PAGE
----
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Nigeria loses third senior politician in corruption scandal

Posted by By Dino Mahtani in Lagos on 2005/04/05 | Views: 419 |

Nigeria loses third senior politician in corruption scandal


Nigeria's Senate president and third most senior politician has resigned after being accused of accepting a bribe to inflate a ministry's budget.

Nigeria's Senate president and third most senior politician has resigned after being accused of accepting a bribe to inflate a ministry's budget.

Adolphus Wabara is the third senior politician to leave office amid a corruption scandal in two weeks, following the sacking of the country's education and housing ministers by Nigeria's president Olusegun Obasanjo.

Mr Obasanjo is under pressure to show international creditors that Nigeria - Africa's largest debtor - is cracking down on rampant corruption and deserves debt relief. The country is rated the world's third most corrupt by Transparency International.

The departure of Mr Wabara comes a day after Tafa Balogun, Nigeria's former chief of police appeared in court in handcuffs to answer a $100m embezzlement charge following his arrest in March.

Diplomats and creditors have so far been relatively unimpressed with the government's crackdown on corruption, which began after Mr Obasanjo began his second term as president in 2003.

Many critics say the apparent crackdown is a selective purge against expendable politicians, and is deliberately aimed away from larger ministries or the state run oil company, NNPC, which is notorious for corruption.

Mr Obasanjo's allies and members of his reform team say the crackdown is genuine and point out that the president has said he is investigating other ministers for corrupt activities, including bribing lawmakers to bloat their budgetary allocations.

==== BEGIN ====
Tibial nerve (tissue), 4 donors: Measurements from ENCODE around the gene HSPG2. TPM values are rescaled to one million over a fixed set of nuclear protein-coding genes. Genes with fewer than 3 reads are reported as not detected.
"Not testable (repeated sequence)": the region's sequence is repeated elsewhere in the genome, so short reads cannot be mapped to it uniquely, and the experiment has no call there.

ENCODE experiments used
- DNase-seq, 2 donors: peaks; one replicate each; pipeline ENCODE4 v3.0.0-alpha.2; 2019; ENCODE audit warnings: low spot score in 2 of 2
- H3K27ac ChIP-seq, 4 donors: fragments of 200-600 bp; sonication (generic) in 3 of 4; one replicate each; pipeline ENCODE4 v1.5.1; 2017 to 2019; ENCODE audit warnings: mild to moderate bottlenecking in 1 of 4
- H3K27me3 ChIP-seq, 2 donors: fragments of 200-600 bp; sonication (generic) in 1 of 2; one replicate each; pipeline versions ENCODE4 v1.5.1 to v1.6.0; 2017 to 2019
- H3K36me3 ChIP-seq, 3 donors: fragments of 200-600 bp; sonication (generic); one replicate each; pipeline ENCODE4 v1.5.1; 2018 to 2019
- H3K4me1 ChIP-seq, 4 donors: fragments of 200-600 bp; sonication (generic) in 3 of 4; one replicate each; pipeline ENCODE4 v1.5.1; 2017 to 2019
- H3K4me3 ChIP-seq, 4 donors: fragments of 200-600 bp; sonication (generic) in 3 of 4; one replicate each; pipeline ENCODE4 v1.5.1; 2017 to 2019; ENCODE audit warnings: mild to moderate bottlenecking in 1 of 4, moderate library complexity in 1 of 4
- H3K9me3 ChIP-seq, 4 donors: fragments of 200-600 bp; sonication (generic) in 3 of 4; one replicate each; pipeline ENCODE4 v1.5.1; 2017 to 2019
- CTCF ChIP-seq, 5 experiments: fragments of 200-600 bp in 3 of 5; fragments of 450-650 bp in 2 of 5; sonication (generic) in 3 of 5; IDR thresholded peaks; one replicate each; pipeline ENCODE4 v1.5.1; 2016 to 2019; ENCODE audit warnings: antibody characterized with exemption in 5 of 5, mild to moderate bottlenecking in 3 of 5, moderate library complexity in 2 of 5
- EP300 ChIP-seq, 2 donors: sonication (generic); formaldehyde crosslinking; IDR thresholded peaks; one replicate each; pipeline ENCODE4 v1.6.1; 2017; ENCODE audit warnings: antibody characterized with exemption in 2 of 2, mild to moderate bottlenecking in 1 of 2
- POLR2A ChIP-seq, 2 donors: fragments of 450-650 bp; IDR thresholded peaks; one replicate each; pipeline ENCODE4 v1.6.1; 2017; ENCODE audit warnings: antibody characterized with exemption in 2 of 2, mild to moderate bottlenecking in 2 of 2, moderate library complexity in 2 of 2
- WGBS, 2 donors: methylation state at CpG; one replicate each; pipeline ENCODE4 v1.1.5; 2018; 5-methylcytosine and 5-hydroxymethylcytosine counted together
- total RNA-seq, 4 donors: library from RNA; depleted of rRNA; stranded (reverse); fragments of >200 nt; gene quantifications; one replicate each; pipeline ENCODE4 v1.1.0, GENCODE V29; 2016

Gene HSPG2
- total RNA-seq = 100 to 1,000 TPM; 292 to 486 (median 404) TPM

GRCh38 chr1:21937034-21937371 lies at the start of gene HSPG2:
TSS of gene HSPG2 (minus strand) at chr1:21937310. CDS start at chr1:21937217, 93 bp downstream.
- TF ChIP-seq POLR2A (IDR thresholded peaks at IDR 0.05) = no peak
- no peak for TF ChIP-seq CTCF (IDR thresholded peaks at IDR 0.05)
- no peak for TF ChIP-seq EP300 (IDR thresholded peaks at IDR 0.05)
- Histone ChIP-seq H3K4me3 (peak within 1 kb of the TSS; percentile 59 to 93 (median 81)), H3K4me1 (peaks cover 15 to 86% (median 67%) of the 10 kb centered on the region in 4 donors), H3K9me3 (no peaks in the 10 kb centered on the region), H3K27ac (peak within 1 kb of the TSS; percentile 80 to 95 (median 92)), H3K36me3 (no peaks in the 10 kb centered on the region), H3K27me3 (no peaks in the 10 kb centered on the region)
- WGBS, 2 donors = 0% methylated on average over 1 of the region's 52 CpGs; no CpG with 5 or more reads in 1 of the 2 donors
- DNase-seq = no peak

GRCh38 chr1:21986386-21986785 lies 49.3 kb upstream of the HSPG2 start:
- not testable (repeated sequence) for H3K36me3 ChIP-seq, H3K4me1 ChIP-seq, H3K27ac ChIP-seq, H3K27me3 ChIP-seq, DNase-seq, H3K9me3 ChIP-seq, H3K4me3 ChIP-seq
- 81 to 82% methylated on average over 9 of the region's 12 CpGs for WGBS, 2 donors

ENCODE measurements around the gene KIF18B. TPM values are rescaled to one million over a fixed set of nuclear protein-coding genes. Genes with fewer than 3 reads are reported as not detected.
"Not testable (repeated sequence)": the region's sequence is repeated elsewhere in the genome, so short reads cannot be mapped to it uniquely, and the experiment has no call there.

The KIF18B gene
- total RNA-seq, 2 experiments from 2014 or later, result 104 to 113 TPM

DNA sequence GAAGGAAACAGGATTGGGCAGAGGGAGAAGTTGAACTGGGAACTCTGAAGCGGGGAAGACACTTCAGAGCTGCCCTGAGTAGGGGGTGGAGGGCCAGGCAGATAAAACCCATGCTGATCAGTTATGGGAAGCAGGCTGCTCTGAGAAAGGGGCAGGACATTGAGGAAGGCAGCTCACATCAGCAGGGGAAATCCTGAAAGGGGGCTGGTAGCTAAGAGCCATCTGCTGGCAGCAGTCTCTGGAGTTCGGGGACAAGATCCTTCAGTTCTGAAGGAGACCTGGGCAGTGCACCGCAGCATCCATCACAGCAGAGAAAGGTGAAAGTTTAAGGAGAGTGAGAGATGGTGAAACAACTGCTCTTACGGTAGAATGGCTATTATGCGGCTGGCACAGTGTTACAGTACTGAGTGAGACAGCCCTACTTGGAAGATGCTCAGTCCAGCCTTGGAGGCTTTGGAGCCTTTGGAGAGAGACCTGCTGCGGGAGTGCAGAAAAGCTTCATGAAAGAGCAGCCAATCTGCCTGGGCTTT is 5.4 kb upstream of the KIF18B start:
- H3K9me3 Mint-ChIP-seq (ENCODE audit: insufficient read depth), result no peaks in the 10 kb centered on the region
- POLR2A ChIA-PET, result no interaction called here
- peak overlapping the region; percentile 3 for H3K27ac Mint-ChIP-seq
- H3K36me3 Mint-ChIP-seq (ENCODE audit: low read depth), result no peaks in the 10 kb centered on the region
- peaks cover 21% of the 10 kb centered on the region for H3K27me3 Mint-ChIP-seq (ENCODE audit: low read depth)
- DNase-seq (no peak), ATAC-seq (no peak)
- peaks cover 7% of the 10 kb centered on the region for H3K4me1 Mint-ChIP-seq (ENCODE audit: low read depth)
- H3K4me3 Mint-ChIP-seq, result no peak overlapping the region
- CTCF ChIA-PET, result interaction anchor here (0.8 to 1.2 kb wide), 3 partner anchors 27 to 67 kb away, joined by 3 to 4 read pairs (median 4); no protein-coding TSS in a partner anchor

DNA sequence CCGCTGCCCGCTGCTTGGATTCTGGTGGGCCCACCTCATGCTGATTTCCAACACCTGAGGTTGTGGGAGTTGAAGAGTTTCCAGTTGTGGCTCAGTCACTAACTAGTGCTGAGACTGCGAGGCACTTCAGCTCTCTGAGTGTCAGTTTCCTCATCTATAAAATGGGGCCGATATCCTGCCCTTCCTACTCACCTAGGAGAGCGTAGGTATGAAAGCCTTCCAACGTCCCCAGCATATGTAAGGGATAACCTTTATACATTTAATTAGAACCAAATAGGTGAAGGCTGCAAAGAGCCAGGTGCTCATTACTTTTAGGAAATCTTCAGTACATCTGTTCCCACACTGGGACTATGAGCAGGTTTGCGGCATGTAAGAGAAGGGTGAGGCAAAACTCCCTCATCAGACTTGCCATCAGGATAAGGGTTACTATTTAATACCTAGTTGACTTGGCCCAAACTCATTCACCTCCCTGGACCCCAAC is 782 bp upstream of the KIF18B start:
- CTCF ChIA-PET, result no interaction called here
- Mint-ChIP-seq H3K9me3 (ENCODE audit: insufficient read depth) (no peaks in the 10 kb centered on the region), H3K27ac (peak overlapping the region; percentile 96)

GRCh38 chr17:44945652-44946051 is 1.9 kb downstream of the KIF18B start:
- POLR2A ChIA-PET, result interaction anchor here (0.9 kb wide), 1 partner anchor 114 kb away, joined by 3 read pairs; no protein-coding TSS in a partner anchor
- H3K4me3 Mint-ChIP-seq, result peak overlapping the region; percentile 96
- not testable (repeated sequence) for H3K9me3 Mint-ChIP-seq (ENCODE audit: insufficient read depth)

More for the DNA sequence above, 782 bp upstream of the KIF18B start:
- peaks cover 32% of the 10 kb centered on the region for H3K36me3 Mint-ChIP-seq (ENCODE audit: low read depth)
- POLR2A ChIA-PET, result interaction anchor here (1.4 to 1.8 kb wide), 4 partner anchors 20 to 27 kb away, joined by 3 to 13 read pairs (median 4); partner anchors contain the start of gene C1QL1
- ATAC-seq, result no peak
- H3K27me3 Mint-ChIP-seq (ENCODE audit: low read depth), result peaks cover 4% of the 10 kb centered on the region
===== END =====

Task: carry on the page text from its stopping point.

They also point out that the president has not spared Mr Balogun, who many Nigerians say was a close ally of the president during the run-up to the 2003 presidential elections, which many election monitors say was heavily rigged.

But Nigerians remain sceptical, pointing out that that not a single prison sentence has yet to be meted out to any high profile official,despite several arrests and court cases.

Two senior naval admirals were convicted by court martial earlier this year for their role in the disappearance of an oil tanker that had been impounded for stealing crude oil, but the officers were only dishonourably discharged from the navy.

"If things are left as they are now, I wouldn't call this a crack down," said one senior member of Mr Obasanjo's ruling party.

Meanwhile, most creditors remain uneasy about writing off some of Nigeria's $35bn in external debt. The IMF concluded last month that Nigeria's debt position was sustainable because of high international oil prices.

The country's budget is also more than three months overdue, after Mr Obasanjo refused to sign it into law.

The president has told lawmakers to reduce spending, which lawmakers have increased by $860m over his proposal. Analysts say that lammakers are even less likely to respond to the president's request after he named seven members of the National Assembly, including Mr Wabara, as involved in the corruption scandal involving the education ministry.

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Fay(Katy, Texas, US)says...

Actually translates to bravehearted.